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UBC Theses and Dissertations

Two-phase methanation of lactose in biofilm reactors Yu, Jian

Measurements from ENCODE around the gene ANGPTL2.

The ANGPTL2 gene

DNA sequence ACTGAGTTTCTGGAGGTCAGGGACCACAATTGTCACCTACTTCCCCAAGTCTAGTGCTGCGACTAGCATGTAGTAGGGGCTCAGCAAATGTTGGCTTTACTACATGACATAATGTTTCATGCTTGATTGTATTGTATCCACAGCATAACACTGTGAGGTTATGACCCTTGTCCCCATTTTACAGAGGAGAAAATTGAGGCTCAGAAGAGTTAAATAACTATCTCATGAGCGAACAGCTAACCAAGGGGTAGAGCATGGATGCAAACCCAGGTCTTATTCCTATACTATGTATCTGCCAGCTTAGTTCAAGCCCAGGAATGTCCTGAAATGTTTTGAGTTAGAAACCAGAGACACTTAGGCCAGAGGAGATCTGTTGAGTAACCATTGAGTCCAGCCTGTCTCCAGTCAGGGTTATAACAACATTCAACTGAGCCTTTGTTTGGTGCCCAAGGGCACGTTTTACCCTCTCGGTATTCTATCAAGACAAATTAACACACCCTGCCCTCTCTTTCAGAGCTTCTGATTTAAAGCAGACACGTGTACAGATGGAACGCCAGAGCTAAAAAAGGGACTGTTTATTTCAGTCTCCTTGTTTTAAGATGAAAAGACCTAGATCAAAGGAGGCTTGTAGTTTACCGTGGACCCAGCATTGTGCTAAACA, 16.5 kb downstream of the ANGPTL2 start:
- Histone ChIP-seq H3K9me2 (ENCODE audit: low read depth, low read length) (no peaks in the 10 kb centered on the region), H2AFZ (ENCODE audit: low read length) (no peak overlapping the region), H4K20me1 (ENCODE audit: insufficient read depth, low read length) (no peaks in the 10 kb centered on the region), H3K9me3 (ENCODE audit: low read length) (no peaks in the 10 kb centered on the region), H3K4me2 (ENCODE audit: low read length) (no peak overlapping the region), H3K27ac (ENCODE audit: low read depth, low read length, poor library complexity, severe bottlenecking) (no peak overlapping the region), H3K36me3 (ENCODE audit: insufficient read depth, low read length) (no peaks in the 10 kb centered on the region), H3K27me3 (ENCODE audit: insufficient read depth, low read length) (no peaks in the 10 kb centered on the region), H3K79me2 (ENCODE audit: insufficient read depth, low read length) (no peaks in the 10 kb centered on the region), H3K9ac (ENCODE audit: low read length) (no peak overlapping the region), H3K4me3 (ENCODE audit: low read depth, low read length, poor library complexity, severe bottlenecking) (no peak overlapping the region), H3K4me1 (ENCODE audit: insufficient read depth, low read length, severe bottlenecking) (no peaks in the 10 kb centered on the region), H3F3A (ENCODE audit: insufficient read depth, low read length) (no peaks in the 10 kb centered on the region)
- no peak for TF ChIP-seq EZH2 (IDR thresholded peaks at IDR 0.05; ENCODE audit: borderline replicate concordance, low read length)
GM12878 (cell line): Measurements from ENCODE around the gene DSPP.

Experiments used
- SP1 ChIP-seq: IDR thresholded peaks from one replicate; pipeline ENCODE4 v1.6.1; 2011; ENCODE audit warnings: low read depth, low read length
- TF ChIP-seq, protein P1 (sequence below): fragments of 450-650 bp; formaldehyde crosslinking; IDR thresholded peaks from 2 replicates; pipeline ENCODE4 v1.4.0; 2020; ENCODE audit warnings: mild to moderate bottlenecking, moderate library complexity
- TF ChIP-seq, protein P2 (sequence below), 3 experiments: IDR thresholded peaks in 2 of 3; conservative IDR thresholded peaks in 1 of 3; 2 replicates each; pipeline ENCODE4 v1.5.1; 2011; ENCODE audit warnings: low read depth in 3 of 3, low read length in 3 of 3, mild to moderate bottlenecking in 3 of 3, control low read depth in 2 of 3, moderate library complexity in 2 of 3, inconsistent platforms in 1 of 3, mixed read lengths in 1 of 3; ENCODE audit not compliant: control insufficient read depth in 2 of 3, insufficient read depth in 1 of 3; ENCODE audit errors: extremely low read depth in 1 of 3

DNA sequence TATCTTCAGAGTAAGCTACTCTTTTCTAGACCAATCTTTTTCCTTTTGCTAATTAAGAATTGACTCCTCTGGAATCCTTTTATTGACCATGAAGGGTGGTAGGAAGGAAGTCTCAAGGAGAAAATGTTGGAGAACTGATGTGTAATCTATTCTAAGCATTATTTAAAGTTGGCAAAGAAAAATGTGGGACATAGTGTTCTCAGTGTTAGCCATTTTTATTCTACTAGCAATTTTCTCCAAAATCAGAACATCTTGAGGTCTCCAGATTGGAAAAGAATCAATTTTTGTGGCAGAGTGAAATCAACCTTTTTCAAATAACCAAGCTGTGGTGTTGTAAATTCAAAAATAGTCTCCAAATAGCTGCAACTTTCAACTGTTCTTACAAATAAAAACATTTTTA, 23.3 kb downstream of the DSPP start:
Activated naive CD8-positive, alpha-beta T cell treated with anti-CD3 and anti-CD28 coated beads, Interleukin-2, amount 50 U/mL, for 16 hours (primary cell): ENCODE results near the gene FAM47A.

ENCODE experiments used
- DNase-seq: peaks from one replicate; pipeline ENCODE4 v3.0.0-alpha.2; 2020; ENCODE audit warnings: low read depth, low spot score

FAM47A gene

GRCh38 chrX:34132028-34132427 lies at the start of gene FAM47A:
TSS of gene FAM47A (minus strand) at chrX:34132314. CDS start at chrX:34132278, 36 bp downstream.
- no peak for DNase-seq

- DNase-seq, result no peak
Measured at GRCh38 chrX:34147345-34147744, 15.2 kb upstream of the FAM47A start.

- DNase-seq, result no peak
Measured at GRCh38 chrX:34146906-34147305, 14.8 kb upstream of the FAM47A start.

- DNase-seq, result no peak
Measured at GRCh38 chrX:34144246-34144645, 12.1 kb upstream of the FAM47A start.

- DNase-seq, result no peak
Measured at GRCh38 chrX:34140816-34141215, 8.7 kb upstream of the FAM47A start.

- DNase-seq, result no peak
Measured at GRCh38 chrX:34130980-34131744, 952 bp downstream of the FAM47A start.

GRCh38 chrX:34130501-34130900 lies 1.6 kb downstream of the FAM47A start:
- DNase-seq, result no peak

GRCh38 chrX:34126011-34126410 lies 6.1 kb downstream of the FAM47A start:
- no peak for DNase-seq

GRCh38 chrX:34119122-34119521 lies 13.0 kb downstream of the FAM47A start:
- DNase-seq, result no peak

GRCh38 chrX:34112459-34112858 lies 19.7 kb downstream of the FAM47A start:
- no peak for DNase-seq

Anaerobic methanation of lactose, the main component of cheese whey, is an attractive alternative for the disposal of this wastewater because of its added benefit of recovering energy as methane. Two advances in this technology have been the separation of the bacteria in two reactors according to their substrates and the retention of the anaerobic bacteria in the form of bacterial biofilms on solid supports. The mass transfer rate of the substrates within the active biofilms must be known for the determination of an optimum biofilm thickness. A prerequisite for the investigation of substrate mass transfer rate in an active biofilm is the knowledge of intrinsic kinetics of the substrate utilization by the embedded bacterial cells. Start-up of symbiotic methanogenic biofilms was also investigated on inert supports. In recycled reactors, mesophilic (35 °C) acid-producing bacteria or methane-producing bacteria, cultured with lactose at a pH of 4.6 for the former or cultured with mixed acids (acetate, propionate and butyrate) at a pH of 7.1 for the latter , attached onto PVC sheets, forming thin acidogenic or methanogenic biofilms, respectively. After the external mass transfer resistance had been eliminated by increasing the recycle rate and the internal mass transfer resistance was minimized by using thin biofilms, the intrinsic kinetics of lactose acidogenesis and methanogenesis of organic acids were investigated in the newly formed acidogenic and methanogenic biofilms, respectively. The lactose digestion rate as well as the production of two main products, acetate and butyrate, can be described by Michaelis-Menten equations. The production of propionate, as a minor product, was depressed in the culture environment. The digestion of acetate could also be modelled by a Michaelis-Menten equation while the dissimilation of propionate and butyrate was affected by propionate concentration, the propionate digestion being promoted but the butyrate digestion being inhibited at high propionate concentrations. Two models have been proposed for their utilization. Substrate mass transfer in the active biofilms was investigated with a diffusion cell. After symmetric biofilms formed on the two membrane filters of the cell, the substrate concentrations on the biofilm surfaces and inside the cell were measured at steady state. The effective diffusivities of substrates in the active biofilms were estimated by numerically solving the diffusion-reaction equations using the intrinsic kinetics and the substrate concentrations as the boundary conditions. The effective diffusivity of lactose in an acidogenic biofilm was about 65.3 % of its diffusivity in water, and the diffusivities of acetate, propionate and butyrate in a methanogenic biofilm were reduced to about 30.2 % of the values in water. Comparing the fractional void volumes in the two types of biofilms showed that the methanogenic biofilm, which grew more slowly, had a more tortuous structure of channels than did the acidogenic biofilm. Studies on the build-up of symbiotic methanogenic biofilms were conducted using supports of wood, ceramic rings, PVC and stainless steel, which gave a range of water contact angle from 0° to 99.7°. The accumulation of acetate-, propionate- and butyrate-degrading bacteria on the supports were monitored by measuring the substrate utilization rates of each bacterial group in a standard batch culture which was seeded by the supports with the attached biofilms. The three types of bacteria had different preference to a hydrophilic support surface, butyrate degrader > acetate degrader > propionate degrader Based on the analysis of the process of biofilm formation, a model has been proposed. The parameters which depict the attachment of free cells onto clean surfaces were found to have a linear relationship with the water contact angles of the support surfaces.

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